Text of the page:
NSF funds new Institute for Quantum Information at Caltech

The National Science Foundation has awarded a five-year, $5 million grant to the California Institute of Technology to create an institute devoted to quantum information science—a new field that could ultimately lead to devices such as quantum computers.

The announcement was part of a $90 million information technology research initiative the NSF announced today in Washington. The awards are aimed at seeding fundamental research in innovative applications of information technology.

Two Caltech faculty named MacArthur Fellows

PASADENA—The California Institute of Technology has two new faculty geniuses, and each has been awarded $500,000 from the John D. and Catherine T. MacArthur Foundation to prove it.

Caltech Professor Honored with Guggenheim Medal

California Institute of Technology professor emeritus Frank E. Marble receives the Guggenheim Medal and Certificate.

Caltech scientists develop first microscopic system of pumps and valves made from soft materials

PASADENA—Researchers at the California Institute of Technology have developed a pump that is less than one-half the width of a human hair. The device is a breakthrough in the 3-D microfabrication of soft materials and could be applied to revolutionize and simplify many technologies, including drug discovery and delivery, according to Caltech applied physics professor Stephen R. Quake and his colleagues, who report their findings in the April 7 issue of Science.

Caltech Professor Yaser Abu-Mostafa Awarded Kuwait State Award

PASADENA-The California Institute of Technology's Yaser Abu-Mostafa, professor of electrical engineering and computer science, received the Kuwait State Award in Applied Science on November 29.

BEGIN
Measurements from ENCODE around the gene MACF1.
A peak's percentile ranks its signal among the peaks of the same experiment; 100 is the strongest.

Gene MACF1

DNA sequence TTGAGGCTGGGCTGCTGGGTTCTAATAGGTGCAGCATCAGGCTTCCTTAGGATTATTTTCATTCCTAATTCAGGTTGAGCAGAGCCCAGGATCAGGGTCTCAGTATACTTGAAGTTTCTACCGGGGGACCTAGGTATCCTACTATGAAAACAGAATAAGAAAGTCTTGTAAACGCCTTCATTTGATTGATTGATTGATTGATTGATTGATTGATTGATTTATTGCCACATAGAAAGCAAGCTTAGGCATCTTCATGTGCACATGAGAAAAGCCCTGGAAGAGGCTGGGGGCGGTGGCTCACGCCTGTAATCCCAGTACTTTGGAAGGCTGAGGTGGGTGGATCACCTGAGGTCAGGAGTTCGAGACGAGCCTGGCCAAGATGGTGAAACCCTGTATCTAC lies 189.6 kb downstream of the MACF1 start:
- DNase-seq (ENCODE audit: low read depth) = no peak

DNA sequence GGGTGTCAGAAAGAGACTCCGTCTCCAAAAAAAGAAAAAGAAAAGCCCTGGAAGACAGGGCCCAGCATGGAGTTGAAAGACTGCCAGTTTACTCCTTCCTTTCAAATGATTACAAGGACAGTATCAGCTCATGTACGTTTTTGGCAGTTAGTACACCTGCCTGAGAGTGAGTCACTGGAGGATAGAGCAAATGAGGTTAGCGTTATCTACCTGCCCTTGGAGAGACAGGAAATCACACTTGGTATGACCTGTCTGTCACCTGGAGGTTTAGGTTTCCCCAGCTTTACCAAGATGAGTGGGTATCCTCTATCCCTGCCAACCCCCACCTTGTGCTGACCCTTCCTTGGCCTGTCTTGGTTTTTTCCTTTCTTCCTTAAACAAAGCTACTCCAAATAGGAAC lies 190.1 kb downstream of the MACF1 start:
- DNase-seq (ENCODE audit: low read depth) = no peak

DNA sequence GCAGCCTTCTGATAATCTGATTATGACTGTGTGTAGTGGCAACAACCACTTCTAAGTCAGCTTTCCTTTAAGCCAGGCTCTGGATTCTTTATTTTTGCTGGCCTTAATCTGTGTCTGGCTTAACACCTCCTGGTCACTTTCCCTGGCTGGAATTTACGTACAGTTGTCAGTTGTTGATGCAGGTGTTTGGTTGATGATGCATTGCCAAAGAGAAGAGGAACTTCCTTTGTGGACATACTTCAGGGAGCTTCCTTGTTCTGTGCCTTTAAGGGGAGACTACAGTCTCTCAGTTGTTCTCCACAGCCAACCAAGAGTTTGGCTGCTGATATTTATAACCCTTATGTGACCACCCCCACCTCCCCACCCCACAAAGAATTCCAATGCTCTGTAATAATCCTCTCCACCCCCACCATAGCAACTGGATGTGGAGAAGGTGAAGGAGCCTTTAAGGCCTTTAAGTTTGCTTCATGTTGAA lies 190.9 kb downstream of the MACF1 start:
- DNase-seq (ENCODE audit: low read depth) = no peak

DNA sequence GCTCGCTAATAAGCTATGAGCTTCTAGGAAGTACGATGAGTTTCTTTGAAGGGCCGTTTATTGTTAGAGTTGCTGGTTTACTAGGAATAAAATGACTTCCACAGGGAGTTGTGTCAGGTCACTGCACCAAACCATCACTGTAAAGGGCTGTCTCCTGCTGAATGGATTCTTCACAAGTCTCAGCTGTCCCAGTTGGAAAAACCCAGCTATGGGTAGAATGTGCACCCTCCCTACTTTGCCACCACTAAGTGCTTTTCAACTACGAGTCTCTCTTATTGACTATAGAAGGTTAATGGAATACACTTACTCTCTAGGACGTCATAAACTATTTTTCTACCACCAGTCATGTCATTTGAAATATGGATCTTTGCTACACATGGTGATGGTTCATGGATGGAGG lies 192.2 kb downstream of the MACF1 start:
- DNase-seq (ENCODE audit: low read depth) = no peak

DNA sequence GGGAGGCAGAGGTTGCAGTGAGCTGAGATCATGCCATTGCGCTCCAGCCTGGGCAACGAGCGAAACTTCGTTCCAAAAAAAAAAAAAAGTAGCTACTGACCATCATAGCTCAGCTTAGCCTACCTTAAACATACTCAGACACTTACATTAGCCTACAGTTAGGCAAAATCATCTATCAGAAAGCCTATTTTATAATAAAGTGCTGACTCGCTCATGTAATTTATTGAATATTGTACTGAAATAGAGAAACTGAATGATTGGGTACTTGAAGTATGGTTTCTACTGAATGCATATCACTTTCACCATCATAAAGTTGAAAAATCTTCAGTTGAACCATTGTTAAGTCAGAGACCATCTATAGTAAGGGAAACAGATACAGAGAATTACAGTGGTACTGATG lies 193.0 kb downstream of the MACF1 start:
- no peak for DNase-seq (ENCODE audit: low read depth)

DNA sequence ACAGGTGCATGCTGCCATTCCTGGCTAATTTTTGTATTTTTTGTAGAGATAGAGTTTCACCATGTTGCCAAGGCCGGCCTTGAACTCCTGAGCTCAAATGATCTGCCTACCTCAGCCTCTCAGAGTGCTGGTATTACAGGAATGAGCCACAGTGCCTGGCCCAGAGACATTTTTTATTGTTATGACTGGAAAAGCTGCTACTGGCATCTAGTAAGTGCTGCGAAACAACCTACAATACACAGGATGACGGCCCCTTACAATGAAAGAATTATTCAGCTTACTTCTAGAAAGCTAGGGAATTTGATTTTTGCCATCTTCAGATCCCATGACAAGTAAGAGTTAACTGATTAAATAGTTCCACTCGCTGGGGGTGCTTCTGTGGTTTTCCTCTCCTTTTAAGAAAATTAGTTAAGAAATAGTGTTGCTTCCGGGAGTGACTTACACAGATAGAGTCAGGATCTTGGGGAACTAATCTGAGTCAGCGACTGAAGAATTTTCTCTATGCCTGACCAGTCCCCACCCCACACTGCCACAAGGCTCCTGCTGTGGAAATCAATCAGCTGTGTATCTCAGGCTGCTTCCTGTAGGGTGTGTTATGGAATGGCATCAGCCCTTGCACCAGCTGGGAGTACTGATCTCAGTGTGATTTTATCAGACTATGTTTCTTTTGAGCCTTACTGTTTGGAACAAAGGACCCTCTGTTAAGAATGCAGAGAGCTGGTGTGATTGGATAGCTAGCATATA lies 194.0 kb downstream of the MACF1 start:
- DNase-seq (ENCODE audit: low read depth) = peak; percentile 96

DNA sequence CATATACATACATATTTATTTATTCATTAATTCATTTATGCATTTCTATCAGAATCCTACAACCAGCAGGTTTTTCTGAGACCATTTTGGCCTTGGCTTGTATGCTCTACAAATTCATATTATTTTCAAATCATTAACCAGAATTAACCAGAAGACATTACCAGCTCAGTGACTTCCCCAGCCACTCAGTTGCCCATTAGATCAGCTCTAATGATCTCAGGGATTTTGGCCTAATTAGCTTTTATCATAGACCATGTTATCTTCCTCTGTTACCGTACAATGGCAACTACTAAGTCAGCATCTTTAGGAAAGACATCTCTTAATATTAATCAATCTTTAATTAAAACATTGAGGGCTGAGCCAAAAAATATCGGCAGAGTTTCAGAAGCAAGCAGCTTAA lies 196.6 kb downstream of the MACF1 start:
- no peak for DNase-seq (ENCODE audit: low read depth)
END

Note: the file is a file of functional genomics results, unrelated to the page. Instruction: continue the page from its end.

The $50,000 award includes a gold medal, and recognizes original and fundamental research in a designated area of applied science. This year's area was information science and technology. Abu-Mostafa's work on neural networks, learning from hints, and computational finance was cited as the pioneering contribution that merited the award.

New physics research shows how twisted plasmas can suddenly generate unstable magnetic waves

PASADENA-Plasma physicists have long wondered why the geometric shape, or topology, of magnetic fields immersed in plasma sometimes changes very suddenly, when according to the laws of magnetohydrodynamics the magnetic topology should change only very slowly or not at all.

Caltech scientists develop new cell sorter

Researchers at the California Institute of Technology have developed a device for sorting individual living cells. This device will provide huge cost benefits for scientists and technologists in clinical medicine as well as in biological and materials research.

Advanced networks and ubiquitous computing to be the focus of new technology center

The David and Ellen Lee Family Foundation has donated $10 million to the California Institute of Technology for a center to improve computer networking through innovations such as wireless links.

Aeronautics researchers generate cracks that move as fast as the speed of sound, and resemble certain earthquake shear ruptures

New work from California Institute of Technology researchers shows that a certain type of crack can exceed the shear wave speed through the material, creating a sort of "sonic boom," and can almost reach sound speed.

Carver Mead wins Lemelson-MIT Prize

Carver Mead, who is Gordon and Betty Moore Professor of Engineering and Applied Science at the California Institute of Technology, has been named winner of the $500,000 Lemelson-MIT Prize. The announcement was made April 22 by the Massachusetts Institute of Technology, which administers the prize.


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